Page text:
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Oxford-Harrington Rare Disease Scholar Award
Using Novel Benzoxazines for the Treatment of Alzheimer's Disease
2018 ADDF-Harrington Scholar
Alzheimer's disease (AD), the most common form of dementia, is a brain degeneration causing disruptions in memory, cognition, personality, and other functions that eventually lead to death from brain failure. More than 5.8 million Americans now have AD, with approximately 500,000 new cases diagnosed each year. There is no cure for AD, nor can its progression be reversed.
In AD, amyloid plaques, neurofibrillary tangles and sustained pro-inflammatory cytokine signaling accumulate over time, causing dysfunction and neuronal death.
A drug able to halt or significantly slow disease progression at the pro-dementia stage, when only mild cognitive impairment is evident, would be dramatic breakthrough. There is growing evidence that increasing neuroprotection and reducing neuroinflammation will significantly delay AD onset and reduce its progression.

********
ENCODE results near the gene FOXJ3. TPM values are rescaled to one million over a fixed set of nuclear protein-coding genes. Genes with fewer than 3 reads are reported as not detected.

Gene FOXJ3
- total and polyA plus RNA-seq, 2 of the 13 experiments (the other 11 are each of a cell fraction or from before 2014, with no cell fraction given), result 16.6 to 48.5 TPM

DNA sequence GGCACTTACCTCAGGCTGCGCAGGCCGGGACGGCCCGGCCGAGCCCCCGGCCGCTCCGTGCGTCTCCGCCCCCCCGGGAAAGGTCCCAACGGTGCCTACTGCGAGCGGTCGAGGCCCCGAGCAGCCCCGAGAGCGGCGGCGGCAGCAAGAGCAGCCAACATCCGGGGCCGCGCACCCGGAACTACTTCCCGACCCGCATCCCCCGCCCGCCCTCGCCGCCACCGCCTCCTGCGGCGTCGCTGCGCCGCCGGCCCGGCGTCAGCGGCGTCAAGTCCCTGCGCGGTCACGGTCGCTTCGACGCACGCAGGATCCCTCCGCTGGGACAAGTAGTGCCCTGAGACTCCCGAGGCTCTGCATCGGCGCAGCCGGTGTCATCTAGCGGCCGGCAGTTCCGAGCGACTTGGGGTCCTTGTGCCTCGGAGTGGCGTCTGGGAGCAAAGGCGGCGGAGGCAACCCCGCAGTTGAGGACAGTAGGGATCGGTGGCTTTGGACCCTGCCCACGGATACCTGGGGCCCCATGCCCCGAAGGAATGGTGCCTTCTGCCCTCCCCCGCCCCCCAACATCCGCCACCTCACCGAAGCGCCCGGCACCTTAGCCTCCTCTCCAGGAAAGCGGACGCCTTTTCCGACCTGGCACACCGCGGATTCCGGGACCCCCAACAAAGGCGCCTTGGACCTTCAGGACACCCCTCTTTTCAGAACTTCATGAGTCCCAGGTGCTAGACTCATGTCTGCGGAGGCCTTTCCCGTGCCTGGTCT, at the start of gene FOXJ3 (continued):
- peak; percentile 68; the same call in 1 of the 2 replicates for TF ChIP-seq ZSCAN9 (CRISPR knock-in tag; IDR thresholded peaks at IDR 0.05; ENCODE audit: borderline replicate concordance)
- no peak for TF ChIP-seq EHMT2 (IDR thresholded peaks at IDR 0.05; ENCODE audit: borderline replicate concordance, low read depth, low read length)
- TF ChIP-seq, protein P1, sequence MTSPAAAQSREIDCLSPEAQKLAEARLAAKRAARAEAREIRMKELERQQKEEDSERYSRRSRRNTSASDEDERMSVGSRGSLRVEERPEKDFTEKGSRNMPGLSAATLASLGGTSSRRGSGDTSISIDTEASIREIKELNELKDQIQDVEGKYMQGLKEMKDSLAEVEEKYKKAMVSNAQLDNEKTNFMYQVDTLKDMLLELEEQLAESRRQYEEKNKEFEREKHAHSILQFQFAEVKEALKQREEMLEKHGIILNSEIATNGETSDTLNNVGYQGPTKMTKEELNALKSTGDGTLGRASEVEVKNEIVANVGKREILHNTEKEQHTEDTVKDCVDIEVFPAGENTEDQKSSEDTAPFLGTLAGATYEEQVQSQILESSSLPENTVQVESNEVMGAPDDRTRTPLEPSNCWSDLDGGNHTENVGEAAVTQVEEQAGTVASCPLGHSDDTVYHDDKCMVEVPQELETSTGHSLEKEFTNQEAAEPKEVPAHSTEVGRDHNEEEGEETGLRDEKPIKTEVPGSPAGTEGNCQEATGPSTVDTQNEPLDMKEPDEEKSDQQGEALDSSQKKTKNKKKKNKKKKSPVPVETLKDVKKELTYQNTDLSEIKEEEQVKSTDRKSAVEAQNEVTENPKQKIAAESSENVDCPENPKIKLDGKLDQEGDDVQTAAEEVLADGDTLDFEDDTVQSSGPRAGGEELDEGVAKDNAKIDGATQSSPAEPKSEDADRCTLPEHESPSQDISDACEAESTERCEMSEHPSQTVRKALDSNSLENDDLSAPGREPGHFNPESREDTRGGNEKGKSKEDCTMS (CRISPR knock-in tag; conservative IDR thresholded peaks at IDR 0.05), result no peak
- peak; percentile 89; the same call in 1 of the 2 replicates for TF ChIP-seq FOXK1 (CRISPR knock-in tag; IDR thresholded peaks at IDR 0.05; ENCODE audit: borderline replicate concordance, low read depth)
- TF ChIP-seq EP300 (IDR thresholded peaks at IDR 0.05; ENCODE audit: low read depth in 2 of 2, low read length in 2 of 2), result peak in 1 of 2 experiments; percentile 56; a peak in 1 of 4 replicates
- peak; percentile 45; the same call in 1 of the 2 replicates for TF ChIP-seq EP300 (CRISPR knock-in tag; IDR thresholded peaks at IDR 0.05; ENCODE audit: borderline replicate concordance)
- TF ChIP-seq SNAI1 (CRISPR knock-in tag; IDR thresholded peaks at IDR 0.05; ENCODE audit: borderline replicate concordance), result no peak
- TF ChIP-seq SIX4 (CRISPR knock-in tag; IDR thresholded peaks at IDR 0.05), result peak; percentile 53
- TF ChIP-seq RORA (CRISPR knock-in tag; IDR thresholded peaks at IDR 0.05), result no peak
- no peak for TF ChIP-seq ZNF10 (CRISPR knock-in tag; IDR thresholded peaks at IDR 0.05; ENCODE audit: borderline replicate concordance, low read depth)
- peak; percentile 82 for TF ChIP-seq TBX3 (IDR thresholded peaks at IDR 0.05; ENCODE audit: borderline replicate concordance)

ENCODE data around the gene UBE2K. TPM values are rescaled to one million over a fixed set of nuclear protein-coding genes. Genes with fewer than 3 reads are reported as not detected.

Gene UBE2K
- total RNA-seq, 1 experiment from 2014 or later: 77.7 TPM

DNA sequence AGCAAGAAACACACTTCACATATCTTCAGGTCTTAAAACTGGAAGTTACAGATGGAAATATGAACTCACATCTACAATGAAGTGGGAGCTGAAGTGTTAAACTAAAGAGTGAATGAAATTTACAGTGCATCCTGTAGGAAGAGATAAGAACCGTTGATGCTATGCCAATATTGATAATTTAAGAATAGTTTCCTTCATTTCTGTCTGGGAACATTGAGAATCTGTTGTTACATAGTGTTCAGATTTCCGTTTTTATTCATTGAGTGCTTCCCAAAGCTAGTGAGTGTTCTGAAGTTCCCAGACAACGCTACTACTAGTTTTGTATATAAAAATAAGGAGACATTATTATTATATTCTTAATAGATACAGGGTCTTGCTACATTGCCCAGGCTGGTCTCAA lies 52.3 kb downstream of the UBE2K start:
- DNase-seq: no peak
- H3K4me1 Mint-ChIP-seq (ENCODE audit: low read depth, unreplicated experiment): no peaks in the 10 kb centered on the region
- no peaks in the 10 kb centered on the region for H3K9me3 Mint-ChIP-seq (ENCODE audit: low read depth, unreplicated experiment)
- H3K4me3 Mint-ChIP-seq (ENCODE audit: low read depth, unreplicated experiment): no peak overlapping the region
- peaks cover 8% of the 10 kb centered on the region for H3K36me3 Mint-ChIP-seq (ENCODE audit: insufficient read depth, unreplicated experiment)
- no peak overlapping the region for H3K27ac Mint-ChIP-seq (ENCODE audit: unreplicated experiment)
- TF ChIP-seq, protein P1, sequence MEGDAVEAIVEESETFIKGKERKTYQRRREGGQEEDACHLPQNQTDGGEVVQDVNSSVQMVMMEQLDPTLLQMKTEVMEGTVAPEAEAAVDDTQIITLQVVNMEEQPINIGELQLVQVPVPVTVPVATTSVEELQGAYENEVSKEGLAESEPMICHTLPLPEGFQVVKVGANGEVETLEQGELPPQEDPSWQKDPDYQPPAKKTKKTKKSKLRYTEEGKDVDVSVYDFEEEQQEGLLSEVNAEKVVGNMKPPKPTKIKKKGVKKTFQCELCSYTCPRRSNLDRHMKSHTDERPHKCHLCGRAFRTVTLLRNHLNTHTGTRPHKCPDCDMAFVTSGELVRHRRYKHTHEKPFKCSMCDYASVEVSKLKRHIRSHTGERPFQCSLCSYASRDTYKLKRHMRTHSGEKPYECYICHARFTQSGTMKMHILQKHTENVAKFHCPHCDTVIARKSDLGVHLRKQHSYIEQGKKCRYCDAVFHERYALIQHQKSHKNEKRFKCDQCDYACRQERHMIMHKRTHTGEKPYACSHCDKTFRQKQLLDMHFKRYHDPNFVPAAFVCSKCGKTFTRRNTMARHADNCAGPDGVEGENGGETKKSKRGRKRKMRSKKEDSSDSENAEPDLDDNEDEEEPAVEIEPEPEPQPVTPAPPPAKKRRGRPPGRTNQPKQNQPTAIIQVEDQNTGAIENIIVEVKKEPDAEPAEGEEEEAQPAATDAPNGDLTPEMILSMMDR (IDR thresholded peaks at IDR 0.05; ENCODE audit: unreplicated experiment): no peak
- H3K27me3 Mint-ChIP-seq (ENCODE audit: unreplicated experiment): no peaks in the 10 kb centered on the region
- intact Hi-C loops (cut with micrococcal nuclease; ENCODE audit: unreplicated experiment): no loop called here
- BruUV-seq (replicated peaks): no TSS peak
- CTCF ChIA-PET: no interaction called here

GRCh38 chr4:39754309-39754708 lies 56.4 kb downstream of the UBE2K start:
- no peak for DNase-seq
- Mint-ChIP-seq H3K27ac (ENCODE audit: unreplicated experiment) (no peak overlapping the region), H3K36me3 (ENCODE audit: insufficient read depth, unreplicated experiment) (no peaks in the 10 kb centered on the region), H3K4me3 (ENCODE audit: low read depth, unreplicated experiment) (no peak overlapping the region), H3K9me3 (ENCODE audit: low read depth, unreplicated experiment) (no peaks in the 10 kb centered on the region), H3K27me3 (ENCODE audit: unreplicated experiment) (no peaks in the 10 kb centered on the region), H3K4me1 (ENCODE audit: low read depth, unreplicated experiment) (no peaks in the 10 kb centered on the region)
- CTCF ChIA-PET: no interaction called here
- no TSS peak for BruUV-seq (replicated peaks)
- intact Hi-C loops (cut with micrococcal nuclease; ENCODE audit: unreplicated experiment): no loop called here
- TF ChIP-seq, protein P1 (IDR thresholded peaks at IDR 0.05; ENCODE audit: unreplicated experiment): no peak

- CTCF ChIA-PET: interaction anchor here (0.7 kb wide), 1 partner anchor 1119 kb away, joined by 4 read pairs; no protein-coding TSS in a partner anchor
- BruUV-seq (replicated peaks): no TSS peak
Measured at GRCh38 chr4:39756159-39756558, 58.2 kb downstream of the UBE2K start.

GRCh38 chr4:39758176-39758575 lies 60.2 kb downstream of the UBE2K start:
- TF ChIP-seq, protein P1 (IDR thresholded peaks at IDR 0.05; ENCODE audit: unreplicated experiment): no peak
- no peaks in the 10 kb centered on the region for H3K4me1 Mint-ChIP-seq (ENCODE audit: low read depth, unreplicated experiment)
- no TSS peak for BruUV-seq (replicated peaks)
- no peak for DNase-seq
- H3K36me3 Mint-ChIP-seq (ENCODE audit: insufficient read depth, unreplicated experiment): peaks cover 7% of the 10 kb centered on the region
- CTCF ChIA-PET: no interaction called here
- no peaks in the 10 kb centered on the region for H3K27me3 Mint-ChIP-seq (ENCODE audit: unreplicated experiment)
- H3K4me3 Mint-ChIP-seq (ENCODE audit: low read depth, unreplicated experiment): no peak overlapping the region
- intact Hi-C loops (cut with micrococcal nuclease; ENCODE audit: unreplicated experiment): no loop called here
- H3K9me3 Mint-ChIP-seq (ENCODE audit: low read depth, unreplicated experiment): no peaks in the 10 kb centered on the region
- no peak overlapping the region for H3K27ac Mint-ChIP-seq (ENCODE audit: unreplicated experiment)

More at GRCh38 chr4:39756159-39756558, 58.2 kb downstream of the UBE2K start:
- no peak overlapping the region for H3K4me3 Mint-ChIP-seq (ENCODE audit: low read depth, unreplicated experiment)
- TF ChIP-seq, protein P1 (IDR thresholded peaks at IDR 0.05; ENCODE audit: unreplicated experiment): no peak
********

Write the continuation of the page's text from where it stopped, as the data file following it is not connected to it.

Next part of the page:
"We believe that neurosteroids (internal steroids synthesized within the brain) could work to delay AD onset and reduce progression," Dr. Hodgetts says. "We have identified a compound that increases the levels of neurosteroids, lowers levels of pro-inflammatory cytokines and has good drug-like properties for a central nervous system drug."
With support from his Harrington Discovery Institute advisory team, Dr. Hodgetts is working to improve the chemistry to achieve desired levels of potency and safety.
“The Harrington team has been very helpful, as academic labs do things differently from the industry drug discovery process."